Arabesque develops ‘ESG Book’, a new central source for accessible and digital corporate sustainability information

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Published

08 December, 2021

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WBCSD Communications

  1. Companies are custodians of their own data
    Corporates should have control of their sustainability data by having autonomy over the disclosure and maintenance of data in real-time, unrestricted by the annual reporting cycle. This improves both transparency and market-driven oversight from investors, banks, and business partners, and reduces errors common within the global ESG data ecosystem.
  2. Transparency on data usage and interactions brings more meaningful reporting
    Once directly connected to their stakeholders, companies should be empowered to report on the most material and valuable issues requested by investors, thereby reducing the noise in reporting, and enabling data gaps to be more clearly identified.
  3. Accessibility and impartiality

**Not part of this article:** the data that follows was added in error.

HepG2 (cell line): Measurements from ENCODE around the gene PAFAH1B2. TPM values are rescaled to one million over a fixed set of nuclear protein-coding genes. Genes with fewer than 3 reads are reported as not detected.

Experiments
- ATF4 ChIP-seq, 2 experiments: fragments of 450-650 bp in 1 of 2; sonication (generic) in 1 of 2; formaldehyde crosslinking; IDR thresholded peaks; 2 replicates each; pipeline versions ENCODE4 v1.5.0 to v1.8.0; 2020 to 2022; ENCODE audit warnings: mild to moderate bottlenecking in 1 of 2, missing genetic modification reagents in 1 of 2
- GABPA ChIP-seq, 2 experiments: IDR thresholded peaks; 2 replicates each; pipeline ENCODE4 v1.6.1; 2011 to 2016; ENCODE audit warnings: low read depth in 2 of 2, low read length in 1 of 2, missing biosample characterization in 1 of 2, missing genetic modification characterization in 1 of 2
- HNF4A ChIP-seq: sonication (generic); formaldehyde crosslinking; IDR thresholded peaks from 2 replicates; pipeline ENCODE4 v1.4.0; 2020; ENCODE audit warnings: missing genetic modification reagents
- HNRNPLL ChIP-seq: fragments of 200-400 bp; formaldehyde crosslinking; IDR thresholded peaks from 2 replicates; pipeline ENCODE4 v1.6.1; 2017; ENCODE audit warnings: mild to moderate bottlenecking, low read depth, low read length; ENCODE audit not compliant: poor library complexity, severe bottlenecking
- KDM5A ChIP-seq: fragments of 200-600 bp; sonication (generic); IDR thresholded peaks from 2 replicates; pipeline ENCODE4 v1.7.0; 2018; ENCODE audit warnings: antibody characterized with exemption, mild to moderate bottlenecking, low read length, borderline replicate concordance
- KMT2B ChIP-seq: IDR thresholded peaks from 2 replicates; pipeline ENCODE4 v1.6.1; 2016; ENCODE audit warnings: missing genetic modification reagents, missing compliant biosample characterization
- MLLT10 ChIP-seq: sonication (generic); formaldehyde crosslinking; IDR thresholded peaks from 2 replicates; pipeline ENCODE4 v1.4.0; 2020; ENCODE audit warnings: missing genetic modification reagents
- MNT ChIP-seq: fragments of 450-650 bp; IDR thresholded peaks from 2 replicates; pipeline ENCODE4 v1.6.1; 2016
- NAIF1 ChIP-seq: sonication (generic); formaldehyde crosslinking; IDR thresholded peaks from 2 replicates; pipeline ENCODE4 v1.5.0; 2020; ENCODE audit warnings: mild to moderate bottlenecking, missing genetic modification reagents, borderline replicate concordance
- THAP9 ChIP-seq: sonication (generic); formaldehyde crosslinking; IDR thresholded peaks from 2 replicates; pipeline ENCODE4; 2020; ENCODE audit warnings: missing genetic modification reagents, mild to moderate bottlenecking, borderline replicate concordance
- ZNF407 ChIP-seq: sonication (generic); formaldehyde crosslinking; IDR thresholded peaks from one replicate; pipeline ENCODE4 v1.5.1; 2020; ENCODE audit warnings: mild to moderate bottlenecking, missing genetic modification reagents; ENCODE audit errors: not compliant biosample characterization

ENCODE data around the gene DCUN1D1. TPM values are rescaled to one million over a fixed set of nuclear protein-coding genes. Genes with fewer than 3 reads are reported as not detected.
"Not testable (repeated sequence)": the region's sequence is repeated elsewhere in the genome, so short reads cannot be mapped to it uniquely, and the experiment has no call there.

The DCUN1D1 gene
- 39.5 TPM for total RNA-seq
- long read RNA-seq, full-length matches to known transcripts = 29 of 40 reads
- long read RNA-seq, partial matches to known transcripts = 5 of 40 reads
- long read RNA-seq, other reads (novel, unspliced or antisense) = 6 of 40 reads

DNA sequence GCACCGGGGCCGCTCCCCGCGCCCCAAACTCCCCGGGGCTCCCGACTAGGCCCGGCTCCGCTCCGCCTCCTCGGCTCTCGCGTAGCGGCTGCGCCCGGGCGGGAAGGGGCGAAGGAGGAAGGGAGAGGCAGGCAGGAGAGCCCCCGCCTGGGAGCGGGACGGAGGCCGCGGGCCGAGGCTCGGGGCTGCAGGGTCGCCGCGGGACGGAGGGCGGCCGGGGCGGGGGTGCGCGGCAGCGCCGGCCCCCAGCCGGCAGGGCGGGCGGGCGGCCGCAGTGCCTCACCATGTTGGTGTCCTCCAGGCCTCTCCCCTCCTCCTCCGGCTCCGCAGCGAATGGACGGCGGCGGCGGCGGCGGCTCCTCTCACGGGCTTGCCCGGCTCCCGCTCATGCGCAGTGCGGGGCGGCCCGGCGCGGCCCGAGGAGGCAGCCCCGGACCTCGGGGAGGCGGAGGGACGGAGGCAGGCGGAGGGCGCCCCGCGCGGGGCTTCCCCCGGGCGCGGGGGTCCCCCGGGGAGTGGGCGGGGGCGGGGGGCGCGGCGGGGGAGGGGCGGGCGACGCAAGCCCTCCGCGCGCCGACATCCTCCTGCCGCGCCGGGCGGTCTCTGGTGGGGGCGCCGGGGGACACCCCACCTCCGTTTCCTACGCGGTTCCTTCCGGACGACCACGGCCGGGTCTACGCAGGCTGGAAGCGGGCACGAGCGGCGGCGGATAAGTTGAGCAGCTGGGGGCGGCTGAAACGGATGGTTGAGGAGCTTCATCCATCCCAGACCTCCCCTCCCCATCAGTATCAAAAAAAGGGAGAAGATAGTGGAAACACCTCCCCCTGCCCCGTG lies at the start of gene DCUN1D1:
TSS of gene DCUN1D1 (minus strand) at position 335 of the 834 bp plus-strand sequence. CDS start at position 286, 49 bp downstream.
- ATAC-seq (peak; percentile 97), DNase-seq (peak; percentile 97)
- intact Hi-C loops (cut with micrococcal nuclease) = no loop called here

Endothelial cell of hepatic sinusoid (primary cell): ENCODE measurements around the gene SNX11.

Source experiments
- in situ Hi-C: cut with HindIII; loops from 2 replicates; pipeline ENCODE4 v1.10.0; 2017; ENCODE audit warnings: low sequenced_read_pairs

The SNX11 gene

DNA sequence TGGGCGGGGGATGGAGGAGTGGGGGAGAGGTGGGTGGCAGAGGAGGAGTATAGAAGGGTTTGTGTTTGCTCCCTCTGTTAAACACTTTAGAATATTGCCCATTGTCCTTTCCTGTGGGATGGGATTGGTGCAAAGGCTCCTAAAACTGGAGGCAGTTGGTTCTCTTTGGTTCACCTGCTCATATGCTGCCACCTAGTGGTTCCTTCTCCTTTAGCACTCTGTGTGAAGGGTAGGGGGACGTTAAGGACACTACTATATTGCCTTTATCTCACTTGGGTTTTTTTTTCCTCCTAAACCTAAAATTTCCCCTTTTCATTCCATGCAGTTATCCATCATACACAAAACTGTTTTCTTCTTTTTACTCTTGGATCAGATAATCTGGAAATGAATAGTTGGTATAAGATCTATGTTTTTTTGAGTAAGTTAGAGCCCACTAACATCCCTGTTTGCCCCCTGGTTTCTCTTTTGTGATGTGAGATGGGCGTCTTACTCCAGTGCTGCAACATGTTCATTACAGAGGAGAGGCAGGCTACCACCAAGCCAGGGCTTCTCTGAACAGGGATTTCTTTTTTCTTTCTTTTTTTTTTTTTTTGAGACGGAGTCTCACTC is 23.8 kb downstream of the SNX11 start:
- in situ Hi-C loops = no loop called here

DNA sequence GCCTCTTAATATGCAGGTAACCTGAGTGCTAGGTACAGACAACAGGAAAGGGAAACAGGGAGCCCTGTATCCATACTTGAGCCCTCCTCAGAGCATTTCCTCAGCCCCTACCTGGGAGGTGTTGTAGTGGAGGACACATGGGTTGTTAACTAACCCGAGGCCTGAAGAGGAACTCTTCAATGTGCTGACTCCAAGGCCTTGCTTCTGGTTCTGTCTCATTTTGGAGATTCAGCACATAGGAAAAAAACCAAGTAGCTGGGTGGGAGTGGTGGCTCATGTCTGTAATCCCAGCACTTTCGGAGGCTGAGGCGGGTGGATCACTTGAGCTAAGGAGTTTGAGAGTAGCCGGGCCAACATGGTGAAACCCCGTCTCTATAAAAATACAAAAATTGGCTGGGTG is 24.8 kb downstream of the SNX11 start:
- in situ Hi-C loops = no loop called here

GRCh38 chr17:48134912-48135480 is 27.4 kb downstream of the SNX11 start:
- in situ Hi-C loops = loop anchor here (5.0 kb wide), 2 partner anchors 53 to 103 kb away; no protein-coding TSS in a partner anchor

ESG data should be reported by companies in a clear and consistent manner, and be readily accessible for all stakeholders. Similarly, ESG data platforms should support equal access for all in order to promote greater transparency and provide better and more up-to-date information to guide global capital flows.
  4. Framework-neutral
    ESG data should be framework-neutral and provide a level-playing field for all market participants, allowing stakeholders to collect and report data based on sustainability questions from multiple frameworks at the same time. It should be adaptable and flexible to respond to a fast-moving market and regulatory environment.
  5. Easing the reporting burden
    Reported ESG data can be mapped across a range of frameworks simultaneously over time. For example, if a company discloses COemissions according to GRI, other reporting questionnaires can be populated with the same data. This frees up company resources for greater action-driven insights once the reporting company decides to disclose.